Despite the team's early struggles, losing its first 26 games, Selmon said he had no regrets.
"I wouldn't want to do it any differently. If someone were to ask me if I wanted to be drafted by a contender right off the bat, I'd say no. I'd still want to be drafted by the Buccaneers because the experience here has been that good."
"There'll never be another 63," Bucs owner Hugh Culverhouse said in announcing Selmon's number would be retired.
July 30, 1995
Selmon becomes the first, and to date only, Buccaneer elected to the Pro Football Hall of Fame.
“It’s been said it would be very difficult for me to get into the Hall of Fame for a lot of reasons,” Selmon said. “That you’ve not participated in a Super Bowl, you’ve not been on a championship team, your career has not been so long, and all those things are true. But the God that I believe in and my family believes in works in impossible situations. He’s put a lot of angels in life’s path to allow these types of things to happen.”
Selmon’s brother Dewey, who presented him for enshrinement, said: “Through his play and his personality, he won that respect, not only from his teammates and his coaches, but from the fans across the NFL.”
Selmon said that he was most grateful to the family that nurtured him as the youngest of nine children.
“People have said that I know your parents are proud of you, but I want you to know that I am more proud of them,” Selmon said. “Because the very things that I’ve been taught in football and in life came from them. Those words about commitment, determination, hard work, never quitting, sharing and caring — those types of characteristics were born in the household of Lucious and Jessie Selmon.”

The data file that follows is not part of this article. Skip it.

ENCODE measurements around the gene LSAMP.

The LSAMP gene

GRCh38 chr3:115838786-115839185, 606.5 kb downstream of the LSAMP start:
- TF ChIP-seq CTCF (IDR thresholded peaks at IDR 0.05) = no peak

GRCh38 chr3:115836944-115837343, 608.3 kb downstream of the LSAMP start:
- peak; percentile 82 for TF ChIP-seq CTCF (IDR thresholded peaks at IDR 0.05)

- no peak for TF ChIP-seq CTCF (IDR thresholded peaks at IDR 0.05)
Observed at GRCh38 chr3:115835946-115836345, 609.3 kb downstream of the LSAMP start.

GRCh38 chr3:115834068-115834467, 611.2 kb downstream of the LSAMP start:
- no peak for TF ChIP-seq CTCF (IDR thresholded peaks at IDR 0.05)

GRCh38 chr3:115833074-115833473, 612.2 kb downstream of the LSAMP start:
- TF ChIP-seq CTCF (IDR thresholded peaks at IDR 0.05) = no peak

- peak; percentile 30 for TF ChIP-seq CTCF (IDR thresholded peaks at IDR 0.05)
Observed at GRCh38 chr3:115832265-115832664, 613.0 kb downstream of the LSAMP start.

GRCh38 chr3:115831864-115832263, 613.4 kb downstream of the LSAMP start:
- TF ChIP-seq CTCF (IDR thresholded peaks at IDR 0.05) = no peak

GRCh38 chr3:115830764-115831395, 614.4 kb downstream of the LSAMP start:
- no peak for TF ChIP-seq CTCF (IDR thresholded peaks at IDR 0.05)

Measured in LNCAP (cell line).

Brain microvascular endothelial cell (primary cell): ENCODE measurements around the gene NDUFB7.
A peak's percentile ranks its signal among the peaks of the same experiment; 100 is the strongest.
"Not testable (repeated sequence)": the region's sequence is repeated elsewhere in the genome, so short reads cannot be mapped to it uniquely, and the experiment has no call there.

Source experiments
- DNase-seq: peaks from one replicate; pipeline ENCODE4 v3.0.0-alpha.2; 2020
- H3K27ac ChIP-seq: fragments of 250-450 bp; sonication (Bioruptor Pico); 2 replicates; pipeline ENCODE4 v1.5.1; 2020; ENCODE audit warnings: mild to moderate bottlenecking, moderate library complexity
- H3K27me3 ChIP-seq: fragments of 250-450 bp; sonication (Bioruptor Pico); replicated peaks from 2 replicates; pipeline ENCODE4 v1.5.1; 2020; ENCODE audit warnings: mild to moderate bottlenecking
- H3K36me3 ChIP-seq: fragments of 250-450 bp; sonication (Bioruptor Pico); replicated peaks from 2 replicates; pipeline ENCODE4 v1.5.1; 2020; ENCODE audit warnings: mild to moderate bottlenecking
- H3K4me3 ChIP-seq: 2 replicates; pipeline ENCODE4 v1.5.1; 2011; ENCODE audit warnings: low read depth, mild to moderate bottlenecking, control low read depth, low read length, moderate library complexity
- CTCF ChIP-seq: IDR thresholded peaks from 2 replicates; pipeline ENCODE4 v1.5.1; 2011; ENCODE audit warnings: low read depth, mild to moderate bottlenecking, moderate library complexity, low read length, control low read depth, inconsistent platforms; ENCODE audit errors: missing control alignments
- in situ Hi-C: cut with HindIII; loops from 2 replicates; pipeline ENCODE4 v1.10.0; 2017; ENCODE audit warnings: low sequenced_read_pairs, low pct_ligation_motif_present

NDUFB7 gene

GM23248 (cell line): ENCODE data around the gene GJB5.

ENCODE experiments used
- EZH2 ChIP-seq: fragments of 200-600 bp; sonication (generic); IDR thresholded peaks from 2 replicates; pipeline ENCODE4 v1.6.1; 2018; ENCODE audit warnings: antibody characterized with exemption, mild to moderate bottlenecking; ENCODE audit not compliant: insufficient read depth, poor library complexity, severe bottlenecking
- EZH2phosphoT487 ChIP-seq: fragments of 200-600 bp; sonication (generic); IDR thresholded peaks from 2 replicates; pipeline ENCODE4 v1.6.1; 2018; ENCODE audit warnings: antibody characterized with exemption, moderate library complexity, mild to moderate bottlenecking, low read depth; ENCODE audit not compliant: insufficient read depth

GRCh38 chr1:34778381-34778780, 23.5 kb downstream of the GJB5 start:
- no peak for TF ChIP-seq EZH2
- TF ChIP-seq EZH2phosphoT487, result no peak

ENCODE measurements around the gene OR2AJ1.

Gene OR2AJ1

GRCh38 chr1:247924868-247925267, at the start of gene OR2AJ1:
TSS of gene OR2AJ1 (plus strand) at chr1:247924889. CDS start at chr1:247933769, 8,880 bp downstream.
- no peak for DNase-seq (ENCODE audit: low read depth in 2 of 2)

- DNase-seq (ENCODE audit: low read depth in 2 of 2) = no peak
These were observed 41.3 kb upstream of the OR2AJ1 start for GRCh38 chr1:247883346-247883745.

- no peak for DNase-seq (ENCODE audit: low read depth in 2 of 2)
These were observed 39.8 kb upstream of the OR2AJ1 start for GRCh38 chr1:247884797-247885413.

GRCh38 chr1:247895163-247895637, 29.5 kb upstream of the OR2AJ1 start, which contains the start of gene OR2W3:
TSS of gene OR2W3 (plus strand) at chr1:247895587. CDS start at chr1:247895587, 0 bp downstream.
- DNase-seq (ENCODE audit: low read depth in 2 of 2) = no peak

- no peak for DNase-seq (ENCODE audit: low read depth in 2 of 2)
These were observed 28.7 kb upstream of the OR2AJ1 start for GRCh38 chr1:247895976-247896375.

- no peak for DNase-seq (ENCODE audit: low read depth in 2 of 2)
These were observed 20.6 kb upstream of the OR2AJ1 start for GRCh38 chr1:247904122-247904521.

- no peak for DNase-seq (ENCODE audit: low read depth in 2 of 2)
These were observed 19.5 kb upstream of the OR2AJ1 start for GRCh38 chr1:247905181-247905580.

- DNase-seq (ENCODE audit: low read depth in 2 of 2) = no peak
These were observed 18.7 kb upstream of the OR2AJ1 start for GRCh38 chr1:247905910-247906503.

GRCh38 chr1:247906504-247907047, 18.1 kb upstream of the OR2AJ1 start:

He told a story of a father who had no time to play catch with his son. Tired of his son’s interruptions, Selmon said, the father tore out a full-page newspaper ad that included a picture of the world and ripped it into tiny pieces, telling his son to put it back together. He was astonished when the boy soon had the pieces all in place.
“And he asked his son, 'How did you do that so quickly?’?” Selmon said. “His son explained, 'Well, Dad, on the other side of the page was a big picture of the face of a little boy. And I knew if I put that little boy together, the world would take care of itself.’ ”
May 21, 2001
Selmon is named athletic director at the University of South Florida, amid charges of racism within the women’s basketball program.
Surrounded by coaches and athletic department officials, Selmon was greeted with loud applause when his name was announced.
“In accepting this privilege, I accept it with great enthusiasm, great pride, but most of all, with great humility,” Selmon said. “This is far greater than any young child growing up in Eufaula, Okla., would have ever, ever imagined.”
“I’m looking forward to adding another chapter to South Florida athletics,” Selmon said. “The things of the past, I don’t want to spend a lot of time dealing with. No one likes bad news, but what’s important is how you deal with it and look at how you can become better.”
“Mr. Selmon is a national figure in his own right, a National Football League Hall of Famer and hero throughout the Tampa Bay region,” USF president Judy Genshaft said. “He’s a hero not just for his exquisite play for the Buccaneers, but because he exemplifies the character, determination and integrity that is the best of athletic aspirations.”
Nov. 8, 2009
Selmon becomes the first player to be named to the Buccaneer Ring of Honor, with his name and jersey number unveiled in Raymond James Stadium.
“I appreciated the game, and I wanted to play it with my best effort, but I didn’t want it to define my life,” Selmon said. “I believed there was more to it than football. It was an important part of it, but I wasn’t consumed by it. I always knew there was going to be more to life when retirement came.”
“I promised my family I wasn’t going to cry today,” a teary-eyed Selmon said after the halftime honor. “It didn’t last. I made it off the field. Seeing those players, hugging them … brings back so many fun memories, and I know that’s what this Ring is all about. It’s not about me. It’s about us as a team.”
“I think about the goodness of Jesus, and my heart just cries out, 'Thank you,’?” Selmon said. “This is more than I could ever imagine.”
Times researcher Carolyn Edds contributed to this report